Who are we?

ISO/TC 81 is the international technical committee that is nominally responsible for creating, updating and maintaining the ISO standards for common names of pesticides (ISO 1750) and for approved names of other pesticides that do not require common names (ISO 765).

In practice, TC 81 never meets, and all of the work of preparing standards and maintaining the XML and SVG files is carried out by the ISO 1750+765 Maintenance Agency.

The committee was created in 1955 and the secretariat was assigned to and has remained with the British Standards Institution (BSI), which had been standardising common names since 1948.

Our standards

Our flagship standard is ISO 1750 Pesticides and other agrochemicals — Common names, for which the data will soon be updated annually because several new common names are required each year.

We also maintain ISO 765 Pesticides considered not to require common names and ISO 257 Pesticides and other agrochemicals — Principles for the selection of common names, which do not need frequent updates.

How do we work?

All of the work of preparing standards, maintaining up-to-date private versions of the XML and SVG files and preparing the annual updates of the XML and SVG files for customers is carried out by the ISO 1750+765 Maintenance Agency.

Proposed common names and their supporting data are submitted by pesticide manufacturers and then checked by the Maintenance Agency to ensure that they are correct and complete and that they conform to ISO 257. IUPAC systematic names are checked for conformity with the rules, structural formulae are drawn to show similarity with existing compounds, and standard InChIs and InChIKeys are generated. The proposed names are then circulated to the member bodies of ISO/TC 81 for provisional approval.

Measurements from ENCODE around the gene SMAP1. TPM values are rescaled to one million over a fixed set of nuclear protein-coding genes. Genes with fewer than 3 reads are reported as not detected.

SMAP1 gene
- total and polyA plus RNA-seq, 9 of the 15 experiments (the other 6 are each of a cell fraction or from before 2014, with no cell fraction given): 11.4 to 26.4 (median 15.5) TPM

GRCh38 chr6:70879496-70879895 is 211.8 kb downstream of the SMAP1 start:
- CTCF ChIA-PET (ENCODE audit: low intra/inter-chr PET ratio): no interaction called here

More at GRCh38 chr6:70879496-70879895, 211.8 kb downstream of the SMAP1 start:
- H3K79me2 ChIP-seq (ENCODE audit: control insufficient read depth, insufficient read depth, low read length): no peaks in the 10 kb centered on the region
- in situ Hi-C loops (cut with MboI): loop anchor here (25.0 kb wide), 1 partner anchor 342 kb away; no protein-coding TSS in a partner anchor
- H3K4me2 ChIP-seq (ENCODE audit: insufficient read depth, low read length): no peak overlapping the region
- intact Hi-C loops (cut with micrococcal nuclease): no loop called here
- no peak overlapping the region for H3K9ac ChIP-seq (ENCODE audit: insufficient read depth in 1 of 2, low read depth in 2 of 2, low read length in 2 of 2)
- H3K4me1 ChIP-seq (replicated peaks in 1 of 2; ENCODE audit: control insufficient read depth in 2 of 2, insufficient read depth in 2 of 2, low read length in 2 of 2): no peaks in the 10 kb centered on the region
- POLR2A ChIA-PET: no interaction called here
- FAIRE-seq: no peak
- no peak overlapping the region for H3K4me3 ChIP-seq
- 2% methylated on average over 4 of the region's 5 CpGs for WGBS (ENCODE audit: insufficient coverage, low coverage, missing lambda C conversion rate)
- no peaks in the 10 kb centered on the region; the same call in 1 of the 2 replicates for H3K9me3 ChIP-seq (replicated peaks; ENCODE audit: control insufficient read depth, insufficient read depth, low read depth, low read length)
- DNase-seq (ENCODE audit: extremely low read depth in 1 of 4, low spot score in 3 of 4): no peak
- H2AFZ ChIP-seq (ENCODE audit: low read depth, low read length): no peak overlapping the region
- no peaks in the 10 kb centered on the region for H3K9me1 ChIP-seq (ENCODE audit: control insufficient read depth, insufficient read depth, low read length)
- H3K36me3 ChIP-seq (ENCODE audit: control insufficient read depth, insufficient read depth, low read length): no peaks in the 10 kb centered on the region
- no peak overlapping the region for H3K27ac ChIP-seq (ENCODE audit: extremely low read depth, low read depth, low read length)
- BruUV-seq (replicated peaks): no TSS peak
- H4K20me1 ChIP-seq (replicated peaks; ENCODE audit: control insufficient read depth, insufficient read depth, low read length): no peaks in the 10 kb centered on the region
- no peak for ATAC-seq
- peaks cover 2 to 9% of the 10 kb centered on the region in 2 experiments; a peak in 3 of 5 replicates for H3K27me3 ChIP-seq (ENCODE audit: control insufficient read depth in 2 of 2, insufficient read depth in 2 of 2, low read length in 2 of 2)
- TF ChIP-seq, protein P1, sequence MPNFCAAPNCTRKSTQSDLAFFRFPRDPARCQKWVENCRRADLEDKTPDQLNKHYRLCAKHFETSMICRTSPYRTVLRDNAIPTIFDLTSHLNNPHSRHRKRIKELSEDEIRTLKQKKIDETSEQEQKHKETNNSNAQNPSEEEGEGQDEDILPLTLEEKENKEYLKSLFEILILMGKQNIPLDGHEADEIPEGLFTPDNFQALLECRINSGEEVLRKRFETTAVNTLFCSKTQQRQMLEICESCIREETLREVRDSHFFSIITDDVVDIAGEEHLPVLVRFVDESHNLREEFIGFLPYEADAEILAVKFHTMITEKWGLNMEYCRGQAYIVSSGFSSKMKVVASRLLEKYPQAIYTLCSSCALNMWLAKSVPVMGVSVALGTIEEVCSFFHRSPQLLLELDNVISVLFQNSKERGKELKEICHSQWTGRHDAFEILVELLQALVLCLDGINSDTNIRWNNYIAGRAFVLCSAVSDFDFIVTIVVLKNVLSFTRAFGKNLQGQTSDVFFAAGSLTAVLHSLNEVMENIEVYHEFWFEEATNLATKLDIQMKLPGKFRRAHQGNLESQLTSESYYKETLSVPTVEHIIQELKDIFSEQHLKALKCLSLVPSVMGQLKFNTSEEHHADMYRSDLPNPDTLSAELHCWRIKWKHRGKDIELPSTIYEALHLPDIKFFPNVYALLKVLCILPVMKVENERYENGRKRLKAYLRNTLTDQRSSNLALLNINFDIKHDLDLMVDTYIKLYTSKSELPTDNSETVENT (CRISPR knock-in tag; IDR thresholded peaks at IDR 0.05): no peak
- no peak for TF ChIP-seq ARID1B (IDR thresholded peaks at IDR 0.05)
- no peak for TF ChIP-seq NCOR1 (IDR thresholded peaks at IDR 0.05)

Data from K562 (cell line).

Users of ISO 1750 need to be made aware of new common names, so when they are provisionally approved they are announced on the News page of this website, with a 6-month window for objections (such as alleged infringement of trademarks) to be lodged. If there are no objections, names become “approved”.

Every 12 months, the XML file for customers is updated to incorporate the newly-approved common names and new SVG files are provided. A list of the new names is added to the News page of this website.


Related ISO pages

Our page on iso.org

Who develops ISO standards?

Want to get involved?

Standards are developed by the people who need them – that could mean you. Technical committees include experts from both standards and industry and these experts are put forward by ISO’s national members. If you want to help shape future standards in your field, contact your national member

New common names

Common names that have been provisionally approved are announced on the News page, with a 6-month window for objections to be lodged.